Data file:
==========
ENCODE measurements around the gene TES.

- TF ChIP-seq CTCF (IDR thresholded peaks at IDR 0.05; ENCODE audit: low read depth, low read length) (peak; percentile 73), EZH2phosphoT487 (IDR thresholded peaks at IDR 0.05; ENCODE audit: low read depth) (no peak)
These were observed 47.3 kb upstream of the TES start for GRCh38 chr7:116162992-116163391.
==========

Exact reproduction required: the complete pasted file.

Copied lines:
ENCODE measurements around the gene TES.

- TF ChIP-seq CTCF (IDR thresholded peaks at IDR 0.05; ENCODE audit: low read depth, low read length) (peak; percentile 73), EZH2phosphoT487 (IDR thresholded peaks at IDR 0.05; ENCODE audit: low read depth) (no peak)
These were observed 47.3 kb upstream of the TES start for GRCh38 chr7:116162992-116163391.